Just a quick one this week because it’s Christmas and I’m feel as though that’s sufficient reason to slack off and drink sherry instead of writing things. I was tempted to take the week off entirely. However, I’d like to be able to say, at some later date, that I have blogged every week for a given length of time. Being able to say that I’ve done it every week excepting this one doesn’t sound quite so much of an achievement.
Despite the annual assurances I receive from the Mail et al that Christmas is under attack (presumably this attack originates from some nefarious alliance of communists, Muslims and militant homosexuals). Despite these assurances, however, the festival seems to be in excellent health. It’s certainly a resilient fucker. Yesterday I braved the local shopping centre, along with the rest of the consumerist horde. I spent a good few hours shuffling between merchants, exchanging the hours of my life for an assortment of useless tat which my loved ones will be forced to pretend to appreciate. No-one there seemed to think that Christmas was in any sort of danger. The entire thing has been a source of great worry and most exquisite dread, but I’ve at least got something.
Even more annoying than the ‘it’s a Christian holiday’ people are the ‘it’s a pagan holiday’ people. Fuck, how annoying are the people that say this? Those smart-aleccy clever-dicks. Next time someone says this to you, you might be tempted to passively nod your head and shovel another mince pie into your mouth, in the hope that someone else will join the conversation while you are mid-mastication, allowing you to subtly slip from the kitchen and back to the room where the fun people are.
Okay. I did a bit of research to find out what this is all about. Christmas is a rebranded version of the roman pagan festival Saturnalia, which always took place on the week leading up to December 25th. During this time the courts all closed, creating effective anarchy; everyone got absolutely trashed, walked around naked singing in the street and shagged whoever they damn well pleased (with or without the consent of the other party). God damn. Even Caligula thought this was too crazy. He tried to get it cut down to five days of debauched anarchy, but the people refused. That’s how fucking crazy it was.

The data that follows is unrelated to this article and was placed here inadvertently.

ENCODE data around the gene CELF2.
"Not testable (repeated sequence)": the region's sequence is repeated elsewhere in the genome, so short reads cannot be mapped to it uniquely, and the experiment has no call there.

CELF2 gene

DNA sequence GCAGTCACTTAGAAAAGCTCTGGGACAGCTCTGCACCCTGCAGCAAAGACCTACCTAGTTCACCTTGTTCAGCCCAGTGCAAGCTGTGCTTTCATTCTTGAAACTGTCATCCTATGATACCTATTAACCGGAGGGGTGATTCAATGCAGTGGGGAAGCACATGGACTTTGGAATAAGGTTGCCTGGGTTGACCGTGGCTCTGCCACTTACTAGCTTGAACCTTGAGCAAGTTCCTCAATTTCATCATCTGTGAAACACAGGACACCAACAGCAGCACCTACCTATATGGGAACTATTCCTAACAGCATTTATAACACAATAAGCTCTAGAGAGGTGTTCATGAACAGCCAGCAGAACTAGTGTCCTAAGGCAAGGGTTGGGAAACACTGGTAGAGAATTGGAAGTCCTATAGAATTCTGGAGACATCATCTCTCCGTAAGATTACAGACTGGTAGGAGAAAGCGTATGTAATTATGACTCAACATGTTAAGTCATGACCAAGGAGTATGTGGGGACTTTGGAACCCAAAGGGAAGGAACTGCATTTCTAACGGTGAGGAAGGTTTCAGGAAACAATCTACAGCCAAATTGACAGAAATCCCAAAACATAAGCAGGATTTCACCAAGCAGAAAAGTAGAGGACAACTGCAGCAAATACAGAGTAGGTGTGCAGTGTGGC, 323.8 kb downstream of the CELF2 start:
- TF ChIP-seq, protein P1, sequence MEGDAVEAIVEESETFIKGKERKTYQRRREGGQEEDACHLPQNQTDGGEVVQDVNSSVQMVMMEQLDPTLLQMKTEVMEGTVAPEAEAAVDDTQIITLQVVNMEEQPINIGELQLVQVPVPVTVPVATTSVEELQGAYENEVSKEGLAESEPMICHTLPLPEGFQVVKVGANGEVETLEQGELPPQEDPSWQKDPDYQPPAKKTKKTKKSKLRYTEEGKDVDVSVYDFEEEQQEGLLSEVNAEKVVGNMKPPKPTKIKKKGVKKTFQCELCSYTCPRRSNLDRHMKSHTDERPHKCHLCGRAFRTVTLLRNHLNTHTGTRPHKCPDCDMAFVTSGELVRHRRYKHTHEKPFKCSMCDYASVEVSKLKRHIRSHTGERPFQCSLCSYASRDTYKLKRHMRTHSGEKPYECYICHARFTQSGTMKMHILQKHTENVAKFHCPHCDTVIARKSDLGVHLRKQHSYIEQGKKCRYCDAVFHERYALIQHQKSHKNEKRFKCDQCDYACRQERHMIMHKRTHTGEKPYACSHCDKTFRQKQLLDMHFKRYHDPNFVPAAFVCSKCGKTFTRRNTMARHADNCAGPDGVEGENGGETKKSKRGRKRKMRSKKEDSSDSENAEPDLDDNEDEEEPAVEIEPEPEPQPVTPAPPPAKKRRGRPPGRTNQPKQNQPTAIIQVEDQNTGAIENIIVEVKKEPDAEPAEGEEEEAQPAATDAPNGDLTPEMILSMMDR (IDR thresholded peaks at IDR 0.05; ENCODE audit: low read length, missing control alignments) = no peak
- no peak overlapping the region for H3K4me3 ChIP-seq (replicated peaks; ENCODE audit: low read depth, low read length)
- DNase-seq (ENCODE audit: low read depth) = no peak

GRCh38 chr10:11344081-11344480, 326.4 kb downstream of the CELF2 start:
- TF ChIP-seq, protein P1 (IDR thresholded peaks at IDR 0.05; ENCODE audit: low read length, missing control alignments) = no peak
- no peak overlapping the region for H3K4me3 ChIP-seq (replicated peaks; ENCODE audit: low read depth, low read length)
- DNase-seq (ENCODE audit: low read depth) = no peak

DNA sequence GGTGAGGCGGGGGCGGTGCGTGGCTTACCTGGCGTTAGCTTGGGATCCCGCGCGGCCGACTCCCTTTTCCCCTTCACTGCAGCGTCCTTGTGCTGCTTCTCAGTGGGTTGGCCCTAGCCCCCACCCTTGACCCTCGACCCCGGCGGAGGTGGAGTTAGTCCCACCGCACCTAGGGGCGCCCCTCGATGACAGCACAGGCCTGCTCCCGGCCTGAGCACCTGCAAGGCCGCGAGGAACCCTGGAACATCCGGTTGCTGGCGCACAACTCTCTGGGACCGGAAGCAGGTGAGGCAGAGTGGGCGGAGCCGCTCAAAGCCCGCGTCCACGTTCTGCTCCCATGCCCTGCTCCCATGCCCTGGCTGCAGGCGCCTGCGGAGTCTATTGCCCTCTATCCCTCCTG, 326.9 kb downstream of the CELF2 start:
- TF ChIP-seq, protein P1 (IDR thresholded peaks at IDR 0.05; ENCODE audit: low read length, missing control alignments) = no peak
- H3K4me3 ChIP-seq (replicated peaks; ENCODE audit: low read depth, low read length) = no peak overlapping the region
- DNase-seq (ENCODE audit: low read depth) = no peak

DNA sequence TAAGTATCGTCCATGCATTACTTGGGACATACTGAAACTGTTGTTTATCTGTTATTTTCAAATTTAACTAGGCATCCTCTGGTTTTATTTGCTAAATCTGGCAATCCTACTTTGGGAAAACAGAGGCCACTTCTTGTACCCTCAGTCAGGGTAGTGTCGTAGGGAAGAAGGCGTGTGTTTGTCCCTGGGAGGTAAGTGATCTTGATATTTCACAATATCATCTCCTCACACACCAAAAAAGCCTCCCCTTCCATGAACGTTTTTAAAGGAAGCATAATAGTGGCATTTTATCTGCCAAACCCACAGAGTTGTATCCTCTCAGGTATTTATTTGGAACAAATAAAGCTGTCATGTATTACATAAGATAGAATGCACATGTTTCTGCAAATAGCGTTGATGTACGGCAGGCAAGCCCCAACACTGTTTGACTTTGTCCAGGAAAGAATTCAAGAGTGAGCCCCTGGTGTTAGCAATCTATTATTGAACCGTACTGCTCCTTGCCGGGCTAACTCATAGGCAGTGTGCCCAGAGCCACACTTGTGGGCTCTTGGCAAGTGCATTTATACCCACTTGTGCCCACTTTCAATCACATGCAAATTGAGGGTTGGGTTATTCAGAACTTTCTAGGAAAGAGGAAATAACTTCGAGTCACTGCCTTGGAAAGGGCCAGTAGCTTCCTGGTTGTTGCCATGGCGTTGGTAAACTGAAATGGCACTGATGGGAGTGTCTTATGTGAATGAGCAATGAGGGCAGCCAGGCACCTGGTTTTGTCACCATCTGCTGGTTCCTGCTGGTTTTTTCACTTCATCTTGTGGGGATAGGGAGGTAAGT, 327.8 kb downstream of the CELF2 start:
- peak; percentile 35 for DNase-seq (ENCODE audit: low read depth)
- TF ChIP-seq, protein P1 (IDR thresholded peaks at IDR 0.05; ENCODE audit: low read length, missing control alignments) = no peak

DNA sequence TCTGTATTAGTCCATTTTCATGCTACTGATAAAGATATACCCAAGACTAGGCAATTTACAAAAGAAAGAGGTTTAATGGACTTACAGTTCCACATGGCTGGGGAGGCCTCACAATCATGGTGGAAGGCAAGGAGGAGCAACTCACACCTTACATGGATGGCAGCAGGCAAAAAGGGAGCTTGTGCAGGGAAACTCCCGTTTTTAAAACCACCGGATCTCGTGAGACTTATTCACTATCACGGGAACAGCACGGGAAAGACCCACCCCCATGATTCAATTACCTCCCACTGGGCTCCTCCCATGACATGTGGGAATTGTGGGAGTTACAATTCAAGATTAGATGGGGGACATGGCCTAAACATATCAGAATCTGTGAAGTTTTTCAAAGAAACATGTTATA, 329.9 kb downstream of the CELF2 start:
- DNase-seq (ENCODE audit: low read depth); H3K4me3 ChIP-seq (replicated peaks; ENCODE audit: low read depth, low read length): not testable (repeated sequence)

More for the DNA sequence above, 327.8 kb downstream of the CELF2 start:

Whatever. Fourth century AD, the Christians decide that they want all the pagans to convert to Christianity, and that a rebranding exercise is in order. So they announce that the birth of Christ happened to coincide with the climax of this monumental cluster-bang. Everyone is happy to go along with that, or too drunk to care.
So yes, Christianity appropriated a pagan holiday. But that doesn’t mean Christmas as we celebrate it now is a pagan holiday. It’s not even a Christian one. It’s just a big bunch of traditions randomly stuck together. The mistletoe thing is borrowed from druidic human sacrifice. The tree’s origin seems to lie in 16th century Germany. Santa Claus is, as everyone knows, some hideous Frankenstein version of some 4th century Greek bishop resurrected and forced to sell Coca-Cola every year with a big red truck.
Some of these practices will go on forever, others will not. I like some of them. I certainly do disapprove of the industrialisation of this gift-giving tradition. I sometimes wonder what Christmas will look like in a thousand years. Santa Claus will probably fall victim to Operation Yewtree, and all of his reindeer will be turned loose into the forest of Lemenjoki, where they will wander forlornly until a pack of especially pointy-toothed wargs arrive to relieve them of their entrails.
But the other stuff might last. The most enduring tradition of the lot is the one that permits you to get absolutely wankered while in the company of friends. That one’s lasted a few thousand years. I suppose it’ll last for a few thousand more years to come. But you’ll all be dead by then, so who cares, right?
I’ll drink to that.